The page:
I acidentally dropped my friends camera down the toilet on New Years Eve. I took the battery out straight away and put it in the airing cupboard for about 24 hours. It is working pretty much as normal, except the flash isn't working. Any ideas how much it would cost to fix the flash, or if it would simply be cheaper to buy a new camera?
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If you don't hear any abnormal noises and the camera simply shuts off, make sure you are using fresh batteries. Some older camera models are sensitive to voltage and amperage drops from batteries that are getting too old. Duracell Quantum batteries should do the trick, and are a good price for the value.
If this does not work, you may have to do some surgery. Inside of the DSC-S40 is a very tiny button cell lithium battery. I'm not sure the exact size and rating, but you may want to try removing this tiny battery and replacing it with a similar or better one. It is soldered on with metal tab power leads. You might want to use a 40 watt soldering iron with a very tiny pin head sized tip when you place the new one in. Do not allow it to heat for more than 3 seconds. when you add your own solder to the new battery, it should only take 1 - 3 seconds for it to bond to the battery halves.
I remember having a friend donate his broken one to me and his did not work. It turned off as soon as you put power through it. What I did was take 2 small 30 gauge wires and temporarily lead them to the broken camera, directly on this button cell battery's terminal. And it worked!
The last thing I could recommend for you is to disassemble the camera more completely and make sure the lens system is not jammed. Although there usually is an on-screen error flashing if any part of the lens system malfunctions.
Good luck! But seriously, look into a new camera. This one is pretty dated. But I do commend you for trying to save it. This is a rare camera to an extent. It uses a pretty decent CCD based image sensor and the sharpness is good in various lighting environments. The video bitrate and resolution are outdated, but the color accuracy seems to be better compared to more modern cheaper cmos based point and shoot cameras.
1. The best thing to do is to factory reset the camera to be sure everything is in the default setting. Look in the manual or menu to RESET the camera. 2. If this does not work, you can try is to remove the battery and wait a day, then put the battery into the camera again and recheck. 3. If that does not help either, your camera might need repair/maintenance.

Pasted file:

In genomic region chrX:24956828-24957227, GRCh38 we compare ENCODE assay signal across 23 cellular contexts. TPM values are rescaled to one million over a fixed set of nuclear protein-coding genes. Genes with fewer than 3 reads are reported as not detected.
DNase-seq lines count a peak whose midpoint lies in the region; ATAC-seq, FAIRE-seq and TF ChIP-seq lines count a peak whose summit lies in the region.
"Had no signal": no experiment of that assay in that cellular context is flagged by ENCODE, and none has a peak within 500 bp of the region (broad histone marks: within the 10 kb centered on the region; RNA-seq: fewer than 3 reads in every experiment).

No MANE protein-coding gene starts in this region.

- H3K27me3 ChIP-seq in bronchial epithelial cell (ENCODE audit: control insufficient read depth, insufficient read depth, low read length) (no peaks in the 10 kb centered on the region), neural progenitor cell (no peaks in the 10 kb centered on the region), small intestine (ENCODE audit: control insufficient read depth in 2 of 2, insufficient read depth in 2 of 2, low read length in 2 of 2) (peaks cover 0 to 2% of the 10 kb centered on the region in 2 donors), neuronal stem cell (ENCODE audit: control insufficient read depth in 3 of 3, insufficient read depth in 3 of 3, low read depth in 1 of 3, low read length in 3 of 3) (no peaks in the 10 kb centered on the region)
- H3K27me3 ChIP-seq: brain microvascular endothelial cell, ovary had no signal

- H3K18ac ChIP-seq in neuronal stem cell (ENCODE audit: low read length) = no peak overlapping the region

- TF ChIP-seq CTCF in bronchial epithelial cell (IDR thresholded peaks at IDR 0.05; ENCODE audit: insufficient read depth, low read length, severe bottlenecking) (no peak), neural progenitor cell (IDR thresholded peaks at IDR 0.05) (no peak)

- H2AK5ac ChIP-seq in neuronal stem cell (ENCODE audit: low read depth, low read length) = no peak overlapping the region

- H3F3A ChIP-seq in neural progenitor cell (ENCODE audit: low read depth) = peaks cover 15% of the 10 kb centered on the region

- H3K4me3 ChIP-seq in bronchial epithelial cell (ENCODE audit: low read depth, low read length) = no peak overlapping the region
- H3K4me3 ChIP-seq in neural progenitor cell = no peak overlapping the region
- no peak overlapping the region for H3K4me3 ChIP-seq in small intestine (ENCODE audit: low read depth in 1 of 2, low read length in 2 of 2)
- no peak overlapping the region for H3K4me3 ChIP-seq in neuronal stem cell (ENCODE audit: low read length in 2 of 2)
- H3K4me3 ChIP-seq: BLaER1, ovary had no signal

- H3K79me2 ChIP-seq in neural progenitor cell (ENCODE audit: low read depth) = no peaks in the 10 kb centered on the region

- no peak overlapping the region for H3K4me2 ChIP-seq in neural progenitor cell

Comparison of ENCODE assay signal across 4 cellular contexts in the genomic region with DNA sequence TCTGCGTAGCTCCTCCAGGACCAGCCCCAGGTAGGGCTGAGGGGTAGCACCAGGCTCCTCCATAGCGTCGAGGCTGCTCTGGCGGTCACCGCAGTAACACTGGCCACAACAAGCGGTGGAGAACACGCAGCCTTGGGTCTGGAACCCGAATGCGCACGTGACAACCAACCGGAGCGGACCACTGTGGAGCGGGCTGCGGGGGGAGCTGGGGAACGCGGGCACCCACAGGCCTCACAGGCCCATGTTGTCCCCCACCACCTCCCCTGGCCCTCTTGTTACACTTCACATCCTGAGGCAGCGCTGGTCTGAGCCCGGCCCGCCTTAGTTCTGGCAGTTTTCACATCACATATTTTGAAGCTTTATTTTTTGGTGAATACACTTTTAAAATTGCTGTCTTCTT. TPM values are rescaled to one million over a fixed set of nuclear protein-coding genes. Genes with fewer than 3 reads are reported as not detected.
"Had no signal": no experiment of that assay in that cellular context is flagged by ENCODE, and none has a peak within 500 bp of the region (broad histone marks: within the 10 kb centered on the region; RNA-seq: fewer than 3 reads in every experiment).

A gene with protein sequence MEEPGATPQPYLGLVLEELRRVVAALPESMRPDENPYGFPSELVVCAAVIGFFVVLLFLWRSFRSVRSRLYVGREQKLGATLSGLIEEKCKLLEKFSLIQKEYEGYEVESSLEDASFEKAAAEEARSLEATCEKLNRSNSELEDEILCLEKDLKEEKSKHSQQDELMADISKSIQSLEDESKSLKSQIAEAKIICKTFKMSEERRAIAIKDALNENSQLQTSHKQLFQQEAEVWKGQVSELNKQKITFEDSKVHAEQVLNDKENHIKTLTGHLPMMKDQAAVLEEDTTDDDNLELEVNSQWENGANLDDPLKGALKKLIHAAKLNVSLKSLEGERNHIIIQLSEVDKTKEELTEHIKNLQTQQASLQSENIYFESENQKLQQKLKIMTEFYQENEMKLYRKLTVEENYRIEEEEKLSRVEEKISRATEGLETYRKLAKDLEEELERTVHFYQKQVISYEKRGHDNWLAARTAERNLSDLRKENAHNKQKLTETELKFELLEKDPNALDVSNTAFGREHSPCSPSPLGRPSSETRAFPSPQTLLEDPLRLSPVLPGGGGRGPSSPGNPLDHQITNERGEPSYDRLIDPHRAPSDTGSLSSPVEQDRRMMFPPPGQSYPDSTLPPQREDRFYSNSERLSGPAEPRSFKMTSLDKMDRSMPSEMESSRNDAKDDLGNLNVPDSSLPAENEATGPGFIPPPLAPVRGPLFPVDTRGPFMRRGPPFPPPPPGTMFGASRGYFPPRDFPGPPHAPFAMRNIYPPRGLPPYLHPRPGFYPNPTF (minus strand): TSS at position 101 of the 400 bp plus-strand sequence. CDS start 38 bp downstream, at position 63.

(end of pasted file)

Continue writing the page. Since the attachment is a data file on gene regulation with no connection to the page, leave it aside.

I believe what your plumber was referring to are the flushing orifices. Yes they have changed through the years. Unless you have a pressure assisted toilet, the orifices are what makes it flush, by breaking the trap seal and creating a vacuum. Now that being said you can check to see if this is the problem by filling up a bucket with aprox. 2 gallons of water and dumping it straight into the bowl. It should flush right down with out hesitation. If it does then your orifices are not working properly. If this is a new stool, it is possible it is just a bad mold and should be replaced. I hope this helps. Your new toilet should flush for you.
Ok eve, Here is the concept of the workings. The "ball" is hollow, cone shaped and open on tje bottom. On its side there is a hole.
When you lift the Flapper ball, the water drains outand as it does the flapper fills with air so it won't close until the water level drops. The hole in the side bleeds out the air so the flapper will stay down once it is seated in the drain hol. Tank fills and the water pressuer og the filling water increasrs the pressure to hold the flapper seal and covering that vent hole. When you press the lever it has to be held long enough for the water lrvel to drop below the raise flapper so air can get under it or it will immediately drop because the draining water pulls it with the current. So, the adjusting chain mus be short enough to raise the flapper about 45 degreees and held till the water level drops below it. One thing that dictates the amount of time you have to hold it is the water level in the tank. It should be about 5/8 inch from the top of thr frain tube. If water level is correct the flapper will surface enough to grab air in a much shorter time. So the water level is important. Cycle it and you will see what I mean. Good Luck _Ned_
Let me know if your problem persists Eve. I have one doing the same thing . Make sure the lever is lifting the flapper straight up as possible
Unfortunately, there are several parts that may be damaged with water. It doesn't matter if it's already dry. Water contains lots of minerals and other material that are conductive. Once the water evaporated, the conductive materials stays in the electronics.
As you have a broken camera anyway, you can try:
* Using a hair dryer, blow some hot air (no the hottest level) inside the camera. protect display away from the heat.
Using the wrong cable can certainly damage a camera.
You don't say what "inoperable" means. I have sold and serviced many digital camera over the years. Dropping a camera will often result in damage to the lens assembly causing blurry/distorted pictures or the lens will not extend or close.
If the camera is completely dead or fails to boot then you probably used the wrong cable or connected it incorrectly and fried the internal electronics. This particular Gateway/Samsung camera can be fried if you connect or disconnect the USB cable while the camera is power on.
I very much doubt it. If you had removed the batteries straight away, stripped the complete camera and let warm air waft over it for a day and then put it all back together and tried it, you may have been lucky. But wet circuit boards and electricity is asking for major problems. Even leaving a closed camera for 2 days wouldn't have given it a good drying out.